'This Female-Led Retreat Made Me Feel Stronger and More Empowered' - Women's Health

‘This Female-Led Retreat Made Me Feel Stronger and More Empowered’

On a female-led retreat in the heart of Australia, one trekking and camping novice discovers more about life than she ever imagined.

By Jacqui Mooney

There are some experiences that are so quietly profound, they change you forever.
And standing at the top of an epic ridge after hours of trekking – looking out over the vastness of the Northern Territory landscape, feeling the breeze on my sweat-soaked skin and hearing nothing but silence – was one of those moments. 

The famous Larapinta Trail has long been on my bucket list. But it wasn’t until an invitation with the subject line “Women’s Business” landed in my inbox that I seriously contemplated my first multi-day hike and camping escape. But my six days on Arrernte country – some of the most ancient and beautiful landscape on Earth – were much more than just a hike. Created by adventure-loving runners Samantha Gash and Bec Wilcock, the first Her Trails retreat brought together an intimate group of eight women. Some were trekking veterans; others, like myself, were not. But our mission was the same: to unplug from the everyday, embrace the power of female community and discover what’s possible when we connect to nature, country and ourselves.

Her Trails retreat

Starting at the stunningly remote Ooraminna Station – complete with cabins, red-dirt cliffs and good old-fashioned hospitality – the retreat was an immersive experience, shaped by the women who joined it. Sure, there was hiking (a tidy 62km over three days, with more than 2,000 metres of elevation for good measure) once we hit Larapinta. But it was all the in-between moments, when we let our guards down by the fire or on the side of a mountain, that the real magic happened.

The other magic? The privilege of being led along the trail for three days and nights by the people who know it best: two wise, humble and knowledgeable guides, Jungala and Perrulle, from Indigenous owned and operated trekking company Larapinta Culture. The camping and hiking experience was amazing, but it was the stories they shared from the oldest living culture in the world that will stay with me.

On our final day, we tackled Section 4 from Standley Chasm to Birthday Waterhole. A cheeky 17km, it seemed tough but manageable (I’ve run the Outback Marathon in 35 degree heat, this will be fine, right?). But as I started putting one hiking boot in front of the other, it became apparent that today’s section was less “nature walking” and more “rock scrambling” – or “mountain climbing” for the height-averse. The higher I walked, the more panic set in and, before I knew it, tears started to flow.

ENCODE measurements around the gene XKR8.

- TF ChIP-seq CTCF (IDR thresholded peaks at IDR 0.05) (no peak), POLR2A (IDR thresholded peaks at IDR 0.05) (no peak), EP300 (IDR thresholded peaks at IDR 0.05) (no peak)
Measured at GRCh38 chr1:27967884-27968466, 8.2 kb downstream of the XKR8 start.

But rather than trying to hold them back, I stopped, took a few deep breaths and drank in the silent support. One of my extremely wise trek-mates (a fierce female leader and life coach) turned as I collected myself and quietly dropped a truth bomb: “Jacqui, this is what growth feels like.” The struggle, the discomfort, the things we run from can lead to some of the most exciting breakthroughs of all.

Reflecting on the week, another of our trek crew summed it up: “Pushing our limits and living an adventurous life often requires us to embrace our vulnerability and, in doing so, call on our courage. It’s not always easy,
but it’s always worth it.”

I came home stronger and more empowered and, a few weeks later, made a decision to leap into the unknown and explore brand new career adventures. As the warning sign I luckily didn’t see on the way into Standley Chasm says: “Yes, you can do hard things!”

We stayed

At Ooraminna Station, with its epic views. Then, we camped on country: think comfy swags and meals cooked in an outdoor kitchen. Post-Larapinta, we hit the Double Tree by Hilton in Alice Springs; hotel sheets and hot showers never felt so good.

We connected

In the care of Larapinta Culture, the only Indigenous-owned company offering cultural awareness trekking in the NT. In Alice, we also squeezed in a helicopter ride, star gazing and sunrise hot air ballooning.

We hiked

With Her Trails, a small group of adventurous women. The retreats happen four times a year, catering for all fitness levels.

Get more details on the next one, in early 2022, at hertrails.com

By Jacqui Mooney

Jacqui is the former editor of Women's Health Australia and a keen supporter of women in sports.

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